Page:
3 Way-

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If you know how a solenoid works, you have the idea how the autococker 3 way works. Upon the trigger pull of the marker, this part of the pneumatic portion of the marker changes the direction of the air flow through the pneumatics. The center hole on the 3way is the input from the LPR. As you can see in this animation, as the trigger is pulled back and forth, the direction changes and the airflow leaves different holes.
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Ram-
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The ram is the part of the pneumatics that actually @#!*% the marker.
As the direction of air changes from the 3 way, the ram moves back and forth.

Cocking Rod-
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The cocking rod is attached to the hammer of the marker. By pulling on this, you @#!*% the markers hammer.



The Back Block-

The back block of the autococker is the part that helps load a ball and the part that helps @#!*% the gun. As the ram pushes the back block backwards, it pushes on the cocking rod and loads a ball with the bolt.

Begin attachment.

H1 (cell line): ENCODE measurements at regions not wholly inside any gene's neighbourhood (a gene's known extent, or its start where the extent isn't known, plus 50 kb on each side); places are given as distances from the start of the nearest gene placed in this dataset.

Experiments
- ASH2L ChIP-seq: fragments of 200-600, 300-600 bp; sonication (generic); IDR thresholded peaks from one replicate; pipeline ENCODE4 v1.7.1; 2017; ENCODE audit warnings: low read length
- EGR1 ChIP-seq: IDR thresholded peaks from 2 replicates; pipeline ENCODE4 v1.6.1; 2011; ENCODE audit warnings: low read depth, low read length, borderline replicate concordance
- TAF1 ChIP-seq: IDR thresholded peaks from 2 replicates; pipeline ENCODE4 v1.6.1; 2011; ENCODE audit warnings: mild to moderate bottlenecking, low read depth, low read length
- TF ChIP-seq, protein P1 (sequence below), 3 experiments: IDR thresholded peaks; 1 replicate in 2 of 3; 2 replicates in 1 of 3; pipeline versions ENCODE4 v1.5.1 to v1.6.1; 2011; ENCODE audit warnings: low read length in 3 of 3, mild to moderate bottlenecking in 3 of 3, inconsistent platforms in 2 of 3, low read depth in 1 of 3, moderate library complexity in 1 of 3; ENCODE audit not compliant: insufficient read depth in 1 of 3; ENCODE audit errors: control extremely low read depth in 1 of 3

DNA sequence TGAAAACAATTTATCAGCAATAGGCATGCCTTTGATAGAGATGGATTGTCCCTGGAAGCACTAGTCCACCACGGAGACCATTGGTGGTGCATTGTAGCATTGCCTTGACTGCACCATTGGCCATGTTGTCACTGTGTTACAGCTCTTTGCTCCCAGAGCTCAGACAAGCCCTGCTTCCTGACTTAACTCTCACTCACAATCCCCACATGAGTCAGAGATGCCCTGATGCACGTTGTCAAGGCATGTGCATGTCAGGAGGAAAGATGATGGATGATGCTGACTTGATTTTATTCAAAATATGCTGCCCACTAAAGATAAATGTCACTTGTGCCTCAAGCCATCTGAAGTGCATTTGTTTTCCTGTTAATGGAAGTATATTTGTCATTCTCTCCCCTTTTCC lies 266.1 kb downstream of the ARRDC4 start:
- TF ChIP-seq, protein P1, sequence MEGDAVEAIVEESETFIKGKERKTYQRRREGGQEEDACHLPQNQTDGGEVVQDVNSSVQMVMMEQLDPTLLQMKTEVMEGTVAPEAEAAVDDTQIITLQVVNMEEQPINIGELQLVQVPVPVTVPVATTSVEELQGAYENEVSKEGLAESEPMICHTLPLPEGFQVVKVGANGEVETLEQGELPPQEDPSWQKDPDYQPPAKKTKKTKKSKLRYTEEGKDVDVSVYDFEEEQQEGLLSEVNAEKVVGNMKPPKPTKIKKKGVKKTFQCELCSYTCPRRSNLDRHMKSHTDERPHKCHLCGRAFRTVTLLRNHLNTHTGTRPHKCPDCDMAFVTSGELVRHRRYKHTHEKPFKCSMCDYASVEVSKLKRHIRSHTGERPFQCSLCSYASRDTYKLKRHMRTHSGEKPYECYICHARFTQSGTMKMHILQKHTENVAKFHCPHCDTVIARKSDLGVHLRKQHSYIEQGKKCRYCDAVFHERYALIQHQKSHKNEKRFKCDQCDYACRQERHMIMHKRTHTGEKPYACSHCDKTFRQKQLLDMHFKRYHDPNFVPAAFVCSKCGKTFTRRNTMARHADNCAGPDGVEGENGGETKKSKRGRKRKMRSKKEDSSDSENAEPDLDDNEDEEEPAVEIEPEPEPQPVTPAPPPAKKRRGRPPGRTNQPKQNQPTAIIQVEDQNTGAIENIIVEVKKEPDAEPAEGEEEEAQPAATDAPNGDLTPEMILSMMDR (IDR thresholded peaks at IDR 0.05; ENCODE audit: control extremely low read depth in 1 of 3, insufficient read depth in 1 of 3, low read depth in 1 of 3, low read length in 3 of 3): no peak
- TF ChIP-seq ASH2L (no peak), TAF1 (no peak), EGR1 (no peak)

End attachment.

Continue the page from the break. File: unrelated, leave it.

VIDEO-
[url="http://www.youtube.com/watch?v=Z5w6UbfL1bA"]http://www.youtube.c...h?v=Z5w6UbfL1bA[/url]

Notice that as the trigger is pulled the back block moves backwards and as the trigger is released it goes forward. The reason is because as the trigger is pulled, the airflow is changed to the ram thus causing the backblock to move.


The Lower Assembly-
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For the most part, the autococker's lower assembly is very simple. If you know how a spyder works, you have a good understanding of the autocockers lower assembly.



The IVG-
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The Autococker's hammer is the part of the gun that hits the valve. It's driven by the hammer spring(shown above) and is released by the seer in the trigger frame upon a trigger pull. The cocking rod screws in to the back of the hammer and it @#!*% by the back block upon each trigger pull. There is an adjustable lug so that you can choose where in the trigger pull the hammer is released.(refer to the timing section)

The Valve-
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It's very simple. The air goes in, when the hammer hits the valve pin, air is releases through the bolt and out the barrel to fire the ball. A special valve tool is needed for removal of the valve.

The Bolt-
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The Bolt is also very simple. It's purpose is to load a ball and it's also attached to the back block. Upon firing the bolt is aligned with the valve and the air from the valve goes out the bolt and fires to the bolt.



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Autococker Timing-
Autococker timing is very important to having a well shooting autococker. This video explains it much better than I can, so I will leave it at this